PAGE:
Phra Maha Pranom Dhammalangkaro, the abbot of a Buddhist monastery in Samut Prakan province, near Bangkok, stands by piles of waste brought for recycling to his temple. (Photo: Tibor Krausz)
The Buddhist monastery of Wat Chak Daeng sprawls across scenic, leafy ground on a bank of the meandering Chao Phraya River.
Yet at first glance the temple in Samut Prakan province, near Bangkok, looks less like a place of worship than a recycling plant.
For starters, greeting visitors by the gate are growing mounds of discarded plastic bottles. Among the piles of plastic waste, local volunteers busy themselves sorting a variety of PET (polyethylene terephthalate) bottles into neat piles. Nearby, a man is operating a machine that crushes colorless water bottles so that they can be packed into big blocks.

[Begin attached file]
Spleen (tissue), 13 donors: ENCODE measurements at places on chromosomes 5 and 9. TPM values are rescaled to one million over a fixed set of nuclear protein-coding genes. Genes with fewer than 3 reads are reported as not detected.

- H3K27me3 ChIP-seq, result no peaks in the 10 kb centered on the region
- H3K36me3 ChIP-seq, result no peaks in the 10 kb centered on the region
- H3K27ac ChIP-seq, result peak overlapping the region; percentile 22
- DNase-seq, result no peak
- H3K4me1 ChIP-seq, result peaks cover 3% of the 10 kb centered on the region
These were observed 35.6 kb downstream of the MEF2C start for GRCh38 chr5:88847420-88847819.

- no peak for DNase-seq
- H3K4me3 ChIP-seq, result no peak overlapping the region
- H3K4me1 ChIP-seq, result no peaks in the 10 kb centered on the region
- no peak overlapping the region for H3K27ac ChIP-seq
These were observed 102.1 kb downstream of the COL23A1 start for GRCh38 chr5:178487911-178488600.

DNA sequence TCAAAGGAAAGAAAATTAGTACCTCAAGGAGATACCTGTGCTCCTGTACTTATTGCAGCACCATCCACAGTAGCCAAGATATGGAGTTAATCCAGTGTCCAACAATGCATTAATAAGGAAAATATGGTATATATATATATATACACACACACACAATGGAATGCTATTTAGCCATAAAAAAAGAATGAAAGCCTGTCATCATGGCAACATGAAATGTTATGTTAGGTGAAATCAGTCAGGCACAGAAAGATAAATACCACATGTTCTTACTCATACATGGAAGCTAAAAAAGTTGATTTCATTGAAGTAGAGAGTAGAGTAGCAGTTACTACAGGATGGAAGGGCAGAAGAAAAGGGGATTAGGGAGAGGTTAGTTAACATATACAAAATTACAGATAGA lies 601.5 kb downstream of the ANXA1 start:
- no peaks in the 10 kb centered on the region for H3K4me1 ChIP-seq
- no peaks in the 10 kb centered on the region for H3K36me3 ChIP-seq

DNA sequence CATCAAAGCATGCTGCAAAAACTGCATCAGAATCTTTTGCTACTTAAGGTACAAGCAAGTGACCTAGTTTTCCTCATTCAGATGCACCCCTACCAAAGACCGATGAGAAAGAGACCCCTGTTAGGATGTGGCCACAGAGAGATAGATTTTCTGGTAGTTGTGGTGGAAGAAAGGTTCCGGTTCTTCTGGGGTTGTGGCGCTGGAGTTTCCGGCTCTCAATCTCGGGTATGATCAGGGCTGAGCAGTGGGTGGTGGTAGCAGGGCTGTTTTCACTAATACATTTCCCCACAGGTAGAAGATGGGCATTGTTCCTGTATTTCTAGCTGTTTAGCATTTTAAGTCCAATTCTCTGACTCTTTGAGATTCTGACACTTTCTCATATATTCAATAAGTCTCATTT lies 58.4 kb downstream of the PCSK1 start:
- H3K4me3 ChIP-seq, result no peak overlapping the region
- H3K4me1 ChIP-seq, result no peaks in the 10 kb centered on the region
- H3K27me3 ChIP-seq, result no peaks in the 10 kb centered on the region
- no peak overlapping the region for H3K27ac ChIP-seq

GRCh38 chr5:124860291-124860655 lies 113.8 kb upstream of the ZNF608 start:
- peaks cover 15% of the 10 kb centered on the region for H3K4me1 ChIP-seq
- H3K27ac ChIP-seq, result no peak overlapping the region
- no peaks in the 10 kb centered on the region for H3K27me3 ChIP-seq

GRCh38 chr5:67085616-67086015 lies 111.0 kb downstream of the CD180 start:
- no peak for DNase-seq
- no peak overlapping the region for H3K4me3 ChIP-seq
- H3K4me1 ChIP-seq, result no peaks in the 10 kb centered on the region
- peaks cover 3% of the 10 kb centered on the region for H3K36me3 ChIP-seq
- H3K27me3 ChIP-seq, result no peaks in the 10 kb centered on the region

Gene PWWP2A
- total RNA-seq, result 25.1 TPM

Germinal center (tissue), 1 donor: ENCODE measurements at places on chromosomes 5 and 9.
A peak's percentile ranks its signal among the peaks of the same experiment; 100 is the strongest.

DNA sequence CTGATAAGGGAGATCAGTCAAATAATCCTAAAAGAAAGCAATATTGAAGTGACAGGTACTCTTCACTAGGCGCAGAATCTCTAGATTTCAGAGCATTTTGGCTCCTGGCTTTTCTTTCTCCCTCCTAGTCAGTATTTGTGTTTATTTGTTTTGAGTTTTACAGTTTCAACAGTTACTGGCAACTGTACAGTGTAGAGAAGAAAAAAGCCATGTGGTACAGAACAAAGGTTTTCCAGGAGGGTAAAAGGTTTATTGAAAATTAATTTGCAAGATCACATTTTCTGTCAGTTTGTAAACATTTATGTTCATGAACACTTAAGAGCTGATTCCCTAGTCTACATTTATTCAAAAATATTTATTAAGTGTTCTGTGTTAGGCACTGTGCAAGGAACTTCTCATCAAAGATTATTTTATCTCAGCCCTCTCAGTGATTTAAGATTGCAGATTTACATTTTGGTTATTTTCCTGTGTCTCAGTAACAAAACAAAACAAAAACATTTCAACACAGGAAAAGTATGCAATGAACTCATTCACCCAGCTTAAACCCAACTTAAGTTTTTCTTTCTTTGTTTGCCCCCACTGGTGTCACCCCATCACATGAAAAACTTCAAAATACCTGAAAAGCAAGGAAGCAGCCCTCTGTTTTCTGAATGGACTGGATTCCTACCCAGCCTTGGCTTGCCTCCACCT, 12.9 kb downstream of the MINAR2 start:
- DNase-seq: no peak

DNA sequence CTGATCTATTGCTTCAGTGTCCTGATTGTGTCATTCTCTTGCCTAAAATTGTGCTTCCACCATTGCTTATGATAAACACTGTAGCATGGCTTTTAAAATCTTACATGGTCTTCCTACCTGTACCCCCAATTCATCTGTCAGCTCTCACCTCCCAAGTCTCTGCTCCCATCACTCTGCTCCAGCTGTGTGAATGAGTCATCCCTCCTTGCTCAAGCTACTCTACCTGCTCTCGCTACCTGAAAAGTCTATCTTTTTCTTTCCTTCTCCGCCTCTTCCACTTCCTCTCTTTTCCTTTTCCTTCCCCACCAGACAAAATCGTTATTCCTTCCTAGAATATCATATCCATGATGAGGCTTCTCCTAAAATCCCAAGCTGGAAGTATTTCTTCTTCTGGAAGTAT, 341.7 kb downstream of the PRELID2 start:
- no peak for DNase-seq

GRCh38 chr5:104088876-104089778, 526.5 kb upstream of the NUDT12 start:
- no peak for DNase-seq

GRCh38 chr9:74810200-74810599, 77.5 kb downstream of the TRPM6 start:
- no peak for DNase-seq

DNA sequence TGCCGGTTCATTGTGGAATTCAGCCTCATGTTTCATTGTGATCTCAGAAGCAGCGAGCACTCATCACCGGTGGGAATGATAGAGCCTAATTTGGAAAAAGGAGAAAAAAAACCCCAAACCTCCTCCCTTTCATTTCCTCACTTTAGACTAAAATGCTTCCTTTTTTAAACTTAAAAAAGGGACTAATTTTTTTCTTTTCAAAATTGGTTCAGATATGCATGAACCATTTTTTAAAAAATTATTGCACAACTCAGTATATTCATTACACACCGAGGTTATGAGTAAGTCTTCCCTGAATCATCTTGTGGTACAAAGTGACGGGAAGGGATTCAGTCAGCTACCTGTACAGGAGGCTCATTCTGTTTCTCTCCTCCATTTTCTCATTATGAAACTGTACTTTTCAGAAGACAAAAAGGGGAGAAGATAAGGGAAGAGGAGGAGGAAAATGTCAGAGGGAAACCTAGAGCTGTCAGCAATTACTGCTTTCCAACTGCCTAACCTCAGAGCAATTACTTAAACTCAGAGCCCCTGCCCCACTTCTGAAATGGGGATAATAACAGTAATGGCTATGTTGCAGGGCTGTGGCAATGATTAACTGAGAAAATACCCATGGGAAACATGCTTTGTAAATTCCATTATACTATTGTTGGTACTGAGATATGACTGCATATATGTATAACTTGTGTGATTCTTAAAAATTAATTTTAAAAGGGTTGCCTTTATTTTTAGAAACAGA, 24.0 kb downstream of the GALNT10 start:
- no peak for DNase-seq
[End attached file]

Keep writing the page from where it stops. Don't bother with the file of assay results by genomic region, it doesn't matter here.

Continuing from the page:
“I come here every day,” says Parichart Seajeng, a heavyset middle-aged housewife who removes caps from drinks bottles and pours leftover liquids from them into a bucket. “My kids are grown and I have nothing much to do at home. I can be of use here.”
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